May 27, 2011

Amondawa has no word for "time"?

Recent news reports about a Brazilian tribe have made the claim below. Blogger Stan Carey nicely deconstructs this claim:

Amondawa has no word for ‘time’?A recurring idea in popular discussions of languages–usually exotic or minority ones–is that they have “no word for X,” where X could be hello, tomorrow, burger, ten, accountability, robin, and so on. Sometimes it’s sheer fantasy, sometimes the language simply has (or has had) no need for the word (robins in the Arctic?), and sometimes it has other ways of conveying the idea–such as a longer phrase, a different kind of metaphor, or another syntactic category.

The point is, it’s not as though there’s a nagging word-shaped gap there that makes it difficult for speakers of a language to communicate with one another, to make sufficient sense of their experiences, and to get through the day without falling apart. If there’s a need for a word, a word will arise.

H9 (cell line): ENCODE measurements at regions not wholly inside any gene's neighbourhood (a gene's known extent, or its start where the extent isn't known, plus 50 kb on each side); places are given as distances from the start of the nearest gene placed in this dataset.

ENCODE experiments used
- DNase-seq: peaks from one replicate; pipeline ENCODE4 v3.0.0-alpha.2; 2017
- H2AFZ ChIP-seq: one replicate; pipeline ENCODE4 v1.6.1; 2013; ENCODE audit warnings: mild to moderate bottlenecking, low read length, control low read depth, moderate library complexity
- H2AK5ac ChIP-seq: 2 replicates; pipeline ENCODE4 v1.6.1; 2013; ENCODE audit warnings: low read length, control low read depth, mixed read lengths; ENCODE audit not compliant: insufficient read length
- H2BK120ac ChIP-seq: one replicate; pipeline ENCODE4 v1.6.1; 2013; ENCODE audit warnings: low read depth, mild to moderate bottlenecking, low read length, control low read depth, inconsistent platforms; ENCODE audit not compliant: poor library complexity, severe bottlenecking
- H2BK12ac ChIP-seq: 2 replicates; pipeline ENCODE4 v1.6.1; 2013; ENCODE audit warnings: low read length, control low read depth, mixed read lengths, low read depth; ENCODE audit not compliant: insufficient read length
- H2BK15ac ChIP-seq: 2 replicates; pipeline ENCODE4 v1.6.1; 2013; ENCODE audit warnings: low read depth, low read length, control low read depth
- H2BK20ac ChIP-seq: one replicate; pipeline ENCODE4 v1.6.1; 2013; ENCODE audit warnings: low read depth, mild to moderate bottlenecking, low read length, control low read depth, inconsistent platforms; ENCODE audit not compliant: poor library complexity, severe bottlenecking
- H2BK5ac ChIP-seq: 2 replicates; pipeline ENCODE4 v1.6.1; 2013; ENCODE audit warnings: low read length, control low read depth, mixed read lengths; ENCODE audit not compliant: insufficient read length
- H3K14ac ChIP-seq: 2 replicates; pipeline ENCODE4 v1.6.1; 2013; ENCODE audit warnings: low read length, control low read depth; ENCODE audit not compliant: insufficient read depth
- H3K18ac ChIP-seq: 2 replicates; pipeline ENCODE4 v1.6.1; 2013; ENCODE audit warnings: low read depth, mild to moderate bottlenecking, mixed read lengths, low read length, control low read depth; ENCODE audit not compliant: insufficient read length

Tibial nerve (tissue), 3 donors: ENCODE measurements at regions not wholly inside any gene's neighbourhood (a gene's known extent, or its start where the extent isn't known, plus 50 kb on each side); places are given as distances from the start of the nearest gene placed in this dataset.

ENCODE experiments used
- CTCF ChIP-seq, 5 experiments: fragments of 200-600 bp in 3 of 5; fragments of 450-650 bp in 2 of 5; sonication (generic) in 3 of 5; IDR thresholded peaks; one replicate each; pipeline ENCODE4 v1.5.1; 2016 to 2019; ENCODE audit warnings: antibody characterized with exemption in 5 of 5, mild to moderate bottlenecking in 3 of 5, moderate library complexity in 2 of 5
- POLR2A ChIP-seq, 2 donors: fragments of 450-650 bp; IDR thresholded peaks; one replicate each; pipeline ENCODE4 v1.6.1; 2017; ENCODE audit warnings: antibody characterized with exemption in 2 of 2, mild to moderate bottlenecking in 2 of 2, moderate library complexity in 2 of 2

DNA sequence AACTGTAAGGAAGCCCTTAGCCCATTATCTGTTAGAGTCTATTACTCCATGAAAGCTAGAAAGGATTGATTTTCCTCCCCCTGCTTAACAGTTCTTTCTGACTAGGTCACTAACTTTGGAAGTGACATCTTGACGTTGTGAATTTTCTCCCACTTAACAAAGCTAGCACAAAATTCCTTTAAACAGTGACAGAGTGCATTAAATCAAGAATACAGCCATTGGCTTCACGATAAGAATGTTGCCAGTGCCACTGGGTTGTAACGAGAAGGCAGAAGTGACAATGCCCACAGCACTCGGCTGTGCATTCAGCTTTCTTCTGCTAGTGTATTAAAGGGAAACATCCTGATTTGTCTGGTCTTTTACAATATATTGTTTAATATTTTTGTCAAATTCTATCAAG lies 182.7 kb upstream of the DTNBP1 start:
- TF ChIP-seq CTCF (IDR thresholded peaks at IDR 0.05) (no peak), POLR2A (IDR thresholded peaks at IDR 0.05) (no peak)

Irish has no word for yes, but this linguistic lacuna does not stop Irish speakers from agreeing, accepting, assenting, and shouting things in bed. Other idioms and grammatical markers are used instead. The lack of a word for something doesn’t imply the lack of a concept for it, yet this illogical extrapolation is repeatedly made, perhaps for reasons of naïveté, sensationalism, or romanticism, e.g., the appeal of a culture with no word for lying, and other spins on the “noble savage” myth.
Comment:  This kind of language stereotyping works both ways. Natives sometimes claim their cultures had no word for "religion" or "art." If so, they may have had other ways of explaining the concepts. So the claims may not be as significant as Natives imply.

For more on the subject, see 100 Eskimo Words for Snow?

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